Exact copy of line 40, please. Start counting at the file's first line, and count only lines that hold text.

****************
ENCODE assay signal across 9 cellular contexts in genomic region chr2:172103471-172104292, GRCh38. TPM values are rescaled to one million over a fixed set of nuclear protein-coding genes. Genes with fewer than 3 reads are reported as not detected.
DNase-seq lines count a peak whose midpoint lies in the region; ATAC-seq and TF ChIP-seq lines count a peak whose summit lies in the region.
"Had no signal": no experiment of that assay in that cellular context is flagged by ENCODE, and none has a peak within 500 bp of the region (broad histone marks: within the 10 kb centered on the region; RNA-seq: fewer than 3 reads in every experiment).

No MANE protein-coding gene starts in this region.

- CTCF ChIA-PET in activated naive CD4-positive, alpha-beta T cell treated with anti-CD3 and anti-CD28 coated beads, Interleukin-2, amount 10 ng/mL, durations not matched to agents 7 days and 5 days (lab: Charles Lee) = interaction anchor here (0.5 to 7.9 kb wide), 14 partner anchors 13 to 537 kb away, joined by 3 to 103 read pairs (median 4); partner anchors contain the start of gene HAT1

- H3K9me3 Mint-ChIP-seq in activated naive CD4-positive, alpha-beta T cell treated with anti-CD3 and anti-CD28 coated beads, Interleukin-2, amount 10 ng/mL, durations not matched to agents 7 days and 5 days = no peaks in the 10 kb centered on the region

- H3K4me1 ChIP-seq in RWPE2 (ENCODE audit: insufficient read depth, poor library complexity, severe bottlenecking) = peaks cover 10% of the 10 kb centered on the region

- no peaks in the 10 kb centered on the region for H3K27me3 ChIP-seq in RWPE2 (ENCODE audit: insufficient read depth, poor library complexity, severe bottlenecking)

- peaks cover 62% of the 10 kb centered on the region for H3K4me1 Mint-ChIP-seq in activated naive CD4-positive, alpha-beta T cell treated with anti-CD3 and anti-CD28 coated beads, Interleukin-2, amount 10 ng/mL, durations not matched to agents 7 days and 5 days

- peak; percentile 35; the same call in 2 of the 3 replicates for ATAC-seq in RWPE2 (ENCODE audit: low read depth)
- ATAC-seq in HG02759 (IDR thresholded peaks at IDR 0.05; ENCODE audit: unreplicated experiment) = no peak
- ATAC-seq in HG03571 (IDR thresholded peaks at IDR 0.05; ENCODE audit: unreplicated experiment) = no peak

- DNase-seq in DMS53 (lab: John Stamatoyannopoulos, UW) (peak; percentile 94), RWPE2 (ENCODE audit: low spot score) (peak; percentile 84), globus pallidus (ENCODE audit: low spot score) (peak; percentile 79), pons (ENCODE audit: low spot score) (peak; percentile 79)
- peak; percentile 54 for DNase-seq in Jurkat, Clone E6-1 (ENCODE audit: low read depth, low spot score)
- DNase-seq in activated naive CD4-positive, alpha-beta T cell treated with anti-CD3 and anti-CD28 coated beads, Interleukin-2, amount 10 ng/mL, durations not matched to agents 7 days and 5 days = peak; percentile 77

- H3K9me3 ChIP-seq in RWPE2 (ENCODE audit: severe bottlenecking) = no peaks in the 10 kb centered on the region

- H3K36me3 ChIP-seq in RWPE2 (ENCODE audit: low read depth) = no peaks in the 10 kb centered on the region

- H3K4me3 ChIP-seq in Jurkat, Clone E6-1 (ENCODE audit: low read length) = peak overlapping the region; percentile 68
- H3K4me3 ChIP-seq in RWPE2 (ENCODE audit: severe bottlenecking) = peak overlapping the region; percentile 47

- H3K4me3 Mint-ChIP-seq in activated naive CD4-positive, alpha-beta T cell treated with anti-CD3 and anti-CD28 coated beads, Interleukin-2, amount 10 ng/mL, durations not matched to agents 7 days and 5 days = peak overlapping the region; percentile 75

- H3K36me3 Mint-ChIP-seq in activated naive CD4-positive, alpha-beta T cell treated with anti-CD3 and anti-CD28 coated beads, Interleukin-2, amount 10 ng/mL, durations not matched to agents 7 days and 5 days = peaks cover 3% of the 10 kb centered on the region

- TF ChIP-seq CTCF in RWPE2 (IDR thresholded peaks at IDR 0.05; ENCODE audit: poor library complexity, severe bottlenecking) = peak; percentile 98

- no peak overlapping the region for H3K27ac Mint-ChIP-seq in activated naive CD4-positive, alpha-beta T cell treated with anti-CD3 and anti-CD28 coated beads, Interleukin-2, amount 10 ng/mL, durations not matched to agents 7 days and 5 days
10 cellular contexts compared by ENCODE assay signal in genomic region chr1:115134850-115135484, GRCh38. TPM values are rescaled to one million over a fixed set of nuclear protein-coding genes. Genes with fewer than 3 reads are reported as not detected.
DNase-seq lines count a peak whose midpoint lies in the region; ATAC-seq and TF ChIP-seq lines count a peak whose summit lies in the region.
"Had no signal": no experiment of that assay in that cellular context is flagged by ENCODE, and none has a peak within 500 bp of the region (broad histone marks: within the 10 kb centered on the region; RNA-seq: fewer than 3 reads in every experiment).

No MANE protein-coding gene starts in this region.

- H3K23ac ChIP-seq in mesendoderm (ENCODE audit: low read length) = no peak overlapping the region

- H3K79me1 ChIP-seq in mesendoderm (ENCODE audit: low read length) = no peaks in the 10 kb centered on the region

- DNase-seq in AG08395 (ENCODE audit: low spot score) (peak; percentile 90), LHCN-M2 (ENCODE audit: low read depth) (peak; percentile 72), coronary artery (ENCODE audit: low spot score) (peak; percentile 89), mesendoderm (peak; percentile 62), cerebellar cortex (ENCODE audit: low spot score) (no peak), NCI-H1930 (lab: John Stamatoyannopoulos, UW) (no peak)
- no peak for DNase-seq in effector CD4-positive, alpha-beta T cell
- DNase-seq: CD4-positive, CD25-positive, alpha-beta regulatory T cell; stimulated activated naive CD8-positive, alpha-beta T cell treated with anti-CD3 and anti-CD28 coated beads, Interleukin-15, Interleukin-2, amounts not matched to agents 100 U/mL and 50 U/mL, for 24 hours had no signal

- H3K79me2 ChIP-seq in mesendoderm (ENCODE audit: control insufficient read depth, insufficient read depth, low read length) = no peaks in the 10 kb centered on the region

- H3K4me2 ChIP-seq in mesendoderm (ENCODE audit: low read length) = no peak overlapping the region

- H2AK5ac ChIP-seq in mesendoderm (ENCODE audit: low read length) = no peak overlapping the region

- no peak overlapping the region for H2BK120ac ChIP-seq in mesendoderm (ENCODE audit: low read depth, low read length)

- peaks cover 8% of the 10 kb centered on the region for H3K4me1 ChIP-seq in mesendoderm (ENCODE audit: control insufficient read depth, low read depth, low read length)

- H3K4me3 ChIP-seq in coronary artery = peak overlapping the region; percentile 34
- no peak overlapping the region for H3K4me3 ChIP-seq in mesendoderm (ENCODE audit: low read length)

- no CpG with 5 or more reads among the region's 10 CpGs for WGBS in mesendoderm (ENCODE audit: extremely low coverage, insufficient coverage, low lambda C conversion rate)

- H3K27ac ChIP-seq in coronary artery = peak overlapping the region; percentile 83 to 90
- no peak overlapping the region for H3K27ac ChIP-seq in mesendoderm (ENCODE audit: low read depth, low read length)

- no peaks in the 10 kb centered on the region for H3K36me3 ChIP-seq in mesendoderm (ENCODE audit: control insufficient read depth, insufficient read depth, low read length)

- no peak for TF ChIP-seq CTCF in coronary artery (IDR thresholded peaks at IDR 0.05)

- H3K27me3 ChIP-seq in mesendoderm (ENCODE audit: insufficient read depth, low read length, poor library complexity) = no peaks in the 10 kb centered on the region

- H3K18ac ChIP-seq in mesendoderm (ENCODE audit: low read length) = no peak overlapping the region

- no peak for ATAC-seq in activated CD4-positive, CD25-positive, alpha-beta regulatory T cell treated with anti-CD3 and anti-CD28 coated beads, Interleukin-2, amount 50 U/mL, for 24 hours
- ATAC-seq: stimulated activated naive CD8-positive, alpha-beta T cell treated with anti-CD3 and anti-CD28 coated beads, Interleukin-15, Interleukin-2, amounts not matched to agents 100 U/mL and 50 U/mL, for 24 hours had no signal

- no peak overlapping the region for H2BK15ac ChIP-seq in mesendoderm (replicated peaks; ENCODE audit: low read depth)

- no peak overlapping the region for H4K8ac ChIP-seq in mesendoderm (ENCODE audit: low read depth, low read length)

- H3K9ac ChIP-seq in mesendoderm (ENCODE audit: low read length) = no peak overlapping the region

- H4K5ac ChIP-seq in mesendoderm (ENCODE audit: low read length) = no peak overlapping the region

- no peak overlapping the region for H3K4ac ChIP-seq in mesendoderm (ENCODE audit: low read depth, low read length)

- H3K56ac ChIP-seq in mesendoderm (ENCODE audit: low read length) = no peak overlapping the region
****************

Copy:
- no CpG with 5 or more reads among the region's 10 CpGs for WGBS in mesendoderm (ENCODE audit: extremely low coverage, insufficient coverage, low lambda C conversion rate)